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The Language of Things: Understanding the World of Desirable Objects First Edition Edition

5 customer reviews
ISBN-13: 978-0393070811
ISBN-10: 0393070816
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Editorial Reviews

From Publishers Weekly

Like geese force-fed grain until their livers explode, to make foie gras, we are a generation born to consume, says this witty commentary on rampant consumerism enabled by design innovation. Indeed, Sudjic (director of LondonÖs Design Museum and author of The Edifice Complex) says, consumer snobbery and design obsession can border on high-functioning autism. Writing almost conversationally, he explores how consumer engineering expanded the design process, inspiring the world to consume [its] way out of the Great Depressionand becoming the present marketing ideal. Luxury, fashion and art, says Sudjic,are the highlights of modern design, with fashion as the most developed form of built-in obsolescence—and consumers are willing to pay dearly for the impermanence. Brimming throughout with primarily British examples, pricing and language, SudjicÖs appreciation of first-rate design shows through his vivid descriptions of universally classic functional or aesthetically pleasing archetypes. Especially appealing to marketers and design connoisseurs, this is easily digestible for the average consumers interested in knowingly purchasing quality design for the senses—if they can still afford it in todayÖs economy. 71 b&w illus, 5 color illus. (June)
Copyright © Reed Business Information, a division of Reed Elsevier Inc. All rights reserved.

Review

A deep, penetrating look at the ever-perilous battle among the competing forces of art, fashion, and practicality.... Difficult to read because I was laughing so much, I kept losing my place.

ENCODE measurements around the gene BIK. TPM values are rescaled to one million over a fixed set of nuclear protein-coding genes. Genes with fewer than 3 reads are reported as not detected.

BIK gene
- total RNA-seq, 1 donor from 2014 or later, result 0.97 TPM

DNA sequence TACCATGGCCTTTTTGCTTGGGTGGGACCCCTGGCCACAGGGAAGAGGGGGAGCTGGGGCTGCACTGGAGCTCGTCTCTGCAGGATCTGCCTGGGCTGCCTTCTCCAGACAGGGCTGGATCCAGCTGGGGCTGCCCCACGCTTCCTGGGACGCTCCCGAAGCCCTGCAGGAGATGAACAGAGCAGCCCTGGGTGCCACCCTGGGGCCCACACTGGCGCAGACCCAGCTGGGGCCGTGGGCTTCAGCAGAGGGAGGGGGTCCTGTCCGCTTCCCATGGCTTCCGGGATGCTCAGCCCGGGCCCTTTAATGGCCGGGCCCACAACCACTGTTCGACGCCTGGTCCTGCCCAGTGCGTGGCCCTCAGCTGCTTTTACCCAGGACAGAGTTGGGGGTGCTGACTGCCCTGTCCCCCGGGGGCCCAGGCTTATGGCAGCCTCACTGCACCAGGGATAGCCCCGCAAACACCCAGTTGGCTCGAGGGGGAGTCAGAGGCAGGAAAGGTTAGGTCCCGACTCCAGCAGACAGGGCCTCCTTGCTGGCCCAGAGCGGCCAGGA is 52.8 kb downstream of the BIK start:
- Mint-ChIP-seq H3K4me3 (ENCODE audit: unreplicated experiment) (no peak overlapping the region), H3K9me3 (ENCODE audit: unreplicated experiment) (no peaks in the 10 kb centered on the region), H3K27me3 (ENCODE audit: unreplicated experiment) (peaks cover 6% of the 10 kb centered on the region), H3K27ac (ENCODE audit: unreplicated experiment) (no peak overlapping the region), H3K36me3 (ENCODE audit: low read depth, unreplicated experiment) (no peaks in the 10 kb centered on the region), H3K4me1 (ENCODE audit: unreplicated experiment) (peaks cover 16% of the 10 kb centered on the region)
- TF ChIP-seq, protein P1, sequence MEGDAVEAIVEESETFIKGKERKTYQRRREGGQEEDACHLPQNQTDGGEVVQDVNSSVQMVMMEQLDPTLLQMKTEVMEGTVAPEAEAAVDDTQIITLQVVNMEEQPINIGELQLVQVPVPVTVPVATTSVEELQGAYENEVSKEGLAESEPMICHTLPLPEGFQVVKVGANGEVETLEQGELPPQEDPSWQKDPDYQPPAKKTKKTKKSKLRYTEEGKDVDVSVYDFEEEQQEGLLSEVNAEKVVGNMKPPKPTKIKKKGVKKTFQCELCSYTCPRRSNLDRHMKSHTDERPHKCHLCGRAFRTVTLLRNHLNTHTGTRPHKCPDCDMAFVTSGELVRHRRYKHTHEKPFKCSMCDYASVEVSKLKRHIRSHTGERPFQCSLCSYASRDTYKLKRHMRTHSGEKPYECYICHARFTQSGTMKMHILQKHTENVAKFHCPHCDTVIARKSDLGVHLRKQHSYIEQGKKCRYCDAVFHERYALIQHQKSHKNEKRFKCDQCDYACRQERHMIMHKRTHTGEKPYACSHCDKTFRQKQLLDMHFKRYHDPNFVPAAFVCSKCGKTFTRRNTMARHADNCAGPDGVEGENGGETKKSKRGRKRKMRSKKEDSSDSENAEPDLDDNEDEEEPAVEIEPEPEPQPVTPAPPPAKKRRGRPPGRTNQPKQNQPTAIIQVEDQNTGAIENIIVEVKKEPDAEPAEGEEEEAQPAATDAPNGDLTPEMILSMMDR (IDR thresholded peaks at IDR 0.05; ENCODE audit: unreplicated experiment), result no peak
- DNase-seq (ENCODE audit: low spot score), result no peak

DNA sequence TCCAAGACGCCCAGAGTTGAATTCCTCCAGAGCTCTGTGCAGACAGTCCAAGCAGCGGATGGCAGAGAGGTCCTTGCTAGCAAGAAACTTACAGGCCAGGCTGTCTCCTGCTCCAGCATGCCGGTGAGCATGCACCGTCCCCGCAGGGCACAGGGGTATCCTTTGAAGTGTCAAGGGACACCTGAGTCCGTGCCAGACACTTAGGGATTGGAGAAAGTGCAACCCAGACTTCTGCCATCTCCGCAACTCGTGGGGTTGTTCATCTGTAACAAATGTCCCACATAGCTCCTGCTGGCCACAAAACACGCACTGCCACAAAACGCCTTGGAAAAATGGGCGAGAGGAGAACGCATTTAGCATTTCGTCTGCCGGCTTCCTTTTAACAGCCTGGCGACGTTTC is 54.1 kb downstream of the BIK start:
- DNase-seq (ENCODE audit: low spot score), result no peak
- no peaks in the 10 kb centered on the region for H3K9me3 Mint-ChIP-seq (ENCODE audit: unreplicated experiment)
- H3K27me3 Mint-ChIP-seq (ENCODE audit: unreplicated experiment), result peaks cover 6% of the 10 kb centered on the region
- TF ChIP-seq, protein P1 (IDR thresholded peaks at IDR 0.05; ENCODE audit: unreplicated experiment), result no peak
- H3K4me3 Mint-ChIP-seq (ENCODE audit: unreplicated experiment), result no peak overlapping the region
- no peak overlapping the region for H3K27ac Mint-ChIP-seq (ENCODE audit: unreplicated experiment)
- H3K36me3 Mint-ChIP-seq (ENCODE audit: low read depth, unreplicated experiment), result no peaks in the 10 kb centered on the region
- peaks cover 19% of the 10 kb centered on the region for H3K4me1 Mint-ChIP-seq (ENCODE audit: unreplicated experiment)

” (Donald Norman, author of Emotional Design: Why We Love (or Hate) Everyday Things)

[Sudjic] views the world of objects that surrounds us with both unabashed passion and supreme skepticism.... We could ask for no better guide.

” (Michael Bierut, author of Seventy-nine Short Essays on Design)

A mind-broadening look at how designers of all kinds make our material world what it is.... Full of eye-opening examples of design at its most daring—and most successful.

” (Henry Petrosky, author of Small Things Considered: Why There Is No Perfect Design)

[Sudjic] writes beautifully, communicating an expert knowledge of design in words so well crafted that you look forward to every sentence.

” (Bill Moggridge, cofounder of IDEO and author of Designing Interactions)

An evocative, sometimes disturbing, always intelligent book about the poetry of material things.

” (Richard Sennett, author of The Culture of the New Capitalism)

The Language of Things reads like a good conversation with someone who has a deep understanding of his subject matter.... A provocative and effective way of looking at our world through the lens of objects.